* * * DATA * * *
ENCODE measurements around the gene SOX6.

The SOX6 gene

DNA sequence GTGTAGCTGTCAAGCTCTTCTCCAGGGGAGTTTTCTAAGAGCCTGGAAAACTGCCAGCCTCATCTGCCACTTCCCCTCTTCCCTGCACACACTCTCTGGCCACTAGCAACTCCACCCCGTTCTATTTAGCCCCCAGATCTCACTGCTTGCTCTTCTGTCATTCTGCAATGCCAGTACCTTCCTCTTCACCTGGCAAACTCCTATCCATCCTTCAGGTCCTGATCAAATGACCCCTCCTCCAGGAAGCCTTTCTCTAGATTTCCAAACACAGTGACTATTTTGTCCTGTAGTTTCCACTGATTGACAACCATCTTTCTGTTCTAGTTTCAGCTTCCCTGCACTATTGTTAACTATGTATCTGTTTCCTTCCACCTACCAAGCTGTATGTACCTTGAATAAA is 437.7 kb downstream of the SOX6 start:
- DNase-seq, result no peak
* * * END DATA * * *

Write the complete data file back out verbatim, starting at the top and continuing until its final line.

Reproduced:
ENCODE measurements around the gene SOX6.

The SOX6 gene

DNA sequence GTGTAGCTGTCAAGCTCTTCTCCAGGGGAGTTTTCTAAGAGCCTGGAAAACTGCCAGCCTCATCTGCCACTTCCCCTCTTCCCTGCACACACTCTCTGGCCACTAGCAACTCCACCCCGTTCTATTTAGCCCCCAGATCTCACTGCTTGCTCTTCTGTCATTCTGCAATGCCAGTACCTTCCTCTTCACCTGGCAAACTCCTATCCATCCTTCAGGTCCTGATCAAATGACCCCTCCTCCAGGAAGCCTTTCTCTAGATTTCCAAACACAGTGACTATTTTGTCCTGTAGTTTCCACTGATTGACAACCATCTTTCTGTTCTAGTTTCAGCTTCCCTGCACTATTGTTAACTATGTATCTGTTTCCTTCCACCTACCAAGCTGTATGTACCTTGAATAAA is 437.7 kb downstream of the SOX6 start:
- DNase-seq, result no peak